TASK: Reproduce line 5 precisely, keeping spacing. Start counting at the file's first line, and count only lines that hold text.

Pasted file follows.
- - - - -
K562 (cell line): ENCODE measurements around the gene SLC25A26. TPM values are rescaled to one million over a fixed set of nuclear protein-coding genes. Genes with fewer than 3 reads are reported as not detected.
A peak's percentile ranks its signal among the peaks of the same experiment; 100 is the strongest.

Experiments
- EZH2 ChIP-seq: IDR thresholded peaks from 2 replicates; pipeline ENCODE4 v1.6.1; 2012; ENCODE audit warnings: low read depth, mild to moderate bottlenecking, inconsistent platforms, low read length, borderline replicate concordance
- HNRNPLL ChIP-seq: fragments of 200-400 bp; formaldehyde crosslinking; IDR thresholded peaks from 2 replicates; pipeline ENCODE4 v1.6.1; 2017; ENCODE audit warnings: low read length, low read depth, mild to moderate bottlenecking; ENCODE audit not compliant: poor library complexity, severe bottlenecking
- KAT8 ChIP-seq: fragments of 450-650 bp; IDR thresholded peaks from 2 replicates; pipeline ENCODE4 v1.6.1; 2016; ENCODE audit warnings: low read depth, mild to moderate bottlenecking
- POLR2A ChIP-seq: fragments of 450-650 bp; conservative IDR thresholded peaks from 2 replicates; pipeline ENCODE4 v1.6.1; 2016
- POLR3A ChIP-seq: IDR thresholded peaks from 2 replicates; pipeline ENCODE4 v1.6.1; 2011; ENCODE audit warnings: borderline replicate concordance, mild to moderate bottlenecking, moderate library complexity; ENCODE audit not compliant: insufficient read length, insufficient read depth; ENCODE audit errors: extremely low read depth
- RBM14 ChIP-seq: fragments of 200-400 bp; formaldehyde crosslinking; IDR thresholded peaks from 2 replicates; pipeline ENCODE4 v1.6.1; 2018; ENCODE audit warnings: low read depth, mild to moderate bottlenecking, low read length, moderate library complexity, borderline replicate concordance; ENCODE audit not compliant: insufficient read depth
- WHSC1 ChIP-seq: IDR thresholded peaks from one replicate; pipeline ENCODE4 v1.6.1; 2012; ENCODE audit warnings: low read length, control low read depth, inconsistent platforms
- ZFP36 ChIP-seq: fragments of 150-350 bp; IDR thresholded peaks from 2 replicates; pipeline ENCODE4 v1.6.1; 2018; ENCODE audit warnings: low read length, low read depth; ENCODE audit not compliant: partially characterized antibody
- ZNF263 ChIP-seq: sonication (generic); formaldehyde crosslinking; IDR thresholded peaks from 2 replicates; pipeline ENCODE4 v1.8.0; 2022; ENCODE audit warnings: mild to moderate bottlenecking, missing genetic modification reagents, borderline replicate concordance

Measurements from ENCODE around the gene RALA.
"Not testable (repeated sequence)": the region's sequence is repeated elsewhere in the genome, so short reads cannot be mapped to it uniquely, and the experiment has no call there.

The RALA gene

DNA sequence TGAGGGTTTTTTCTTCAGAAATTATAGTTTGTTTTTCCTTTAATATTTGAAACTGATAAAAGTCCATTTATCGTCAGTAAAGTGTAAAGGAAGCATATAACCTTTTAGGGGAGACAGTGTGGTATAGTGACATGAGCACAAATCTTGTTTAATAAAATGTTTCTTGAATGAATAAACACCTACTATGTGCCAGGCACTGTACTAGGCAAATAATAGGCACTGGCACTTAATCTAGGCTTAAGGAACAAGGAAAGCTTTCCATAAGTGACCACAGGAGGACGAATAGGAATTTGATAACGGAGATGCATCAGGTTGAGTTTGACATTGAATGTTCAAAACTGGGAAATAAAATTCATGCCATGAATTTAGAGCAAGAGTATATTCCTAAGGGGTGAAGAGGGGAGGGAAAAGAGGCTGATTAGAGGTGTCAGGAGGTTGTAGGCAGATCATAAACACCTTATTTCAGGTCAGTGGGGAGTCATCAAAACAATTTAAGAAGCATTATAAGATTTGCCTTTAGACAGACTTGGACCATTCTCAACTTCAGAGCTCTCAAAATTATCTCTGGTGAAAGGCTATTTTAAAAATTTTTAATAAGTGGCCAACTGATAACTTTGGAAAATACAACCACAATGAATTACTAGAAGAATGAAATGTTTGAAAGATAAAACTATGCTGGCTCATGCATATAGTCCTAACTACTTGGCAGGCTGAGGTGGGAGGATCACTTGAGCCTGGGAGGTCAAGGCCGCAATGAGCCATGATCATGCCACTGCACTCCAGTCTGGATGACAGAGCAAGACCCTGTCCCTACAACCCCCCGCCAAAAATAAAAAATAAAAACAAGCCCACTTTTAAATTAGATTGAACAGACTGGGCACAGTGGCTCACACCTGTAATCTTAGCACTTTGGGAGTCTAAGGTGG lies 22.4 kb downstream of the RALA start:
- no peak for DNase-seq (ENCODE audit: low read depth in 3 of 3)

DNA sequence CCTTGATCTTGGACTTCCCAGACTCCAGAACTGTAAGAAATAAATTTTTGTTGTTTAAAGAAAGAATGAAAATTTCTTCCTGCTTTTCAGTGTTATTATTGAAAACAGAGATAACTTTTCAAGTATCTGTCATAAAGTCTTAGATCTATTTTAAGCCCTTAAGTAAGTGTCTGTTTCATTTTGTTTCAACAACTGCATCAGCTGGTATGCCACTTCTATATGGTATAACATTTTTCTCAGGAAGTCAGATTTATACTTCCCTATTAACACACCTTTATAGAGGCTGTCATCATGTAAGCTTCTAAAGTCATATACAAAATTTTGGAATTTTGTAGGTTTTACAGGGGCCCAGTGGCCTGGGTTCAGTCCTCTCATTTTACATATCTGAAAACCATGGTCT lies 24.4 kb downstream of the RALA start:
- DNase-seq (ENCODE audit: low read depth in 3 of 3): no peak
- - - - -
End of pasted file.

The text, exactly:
- HNRNPLL ChIP-seq: fragments of 200-400 bp; formaldehyde crosslinking; IDR thresholded peaks from 2 replicates; pipeline ENCODE4 v1.6.1; 2017; ENCODE audit warnings: low read length, low read depth, mild to moderate bottlenecking; ENCODE audit not compliant: poor library complexity, severe bottlenecking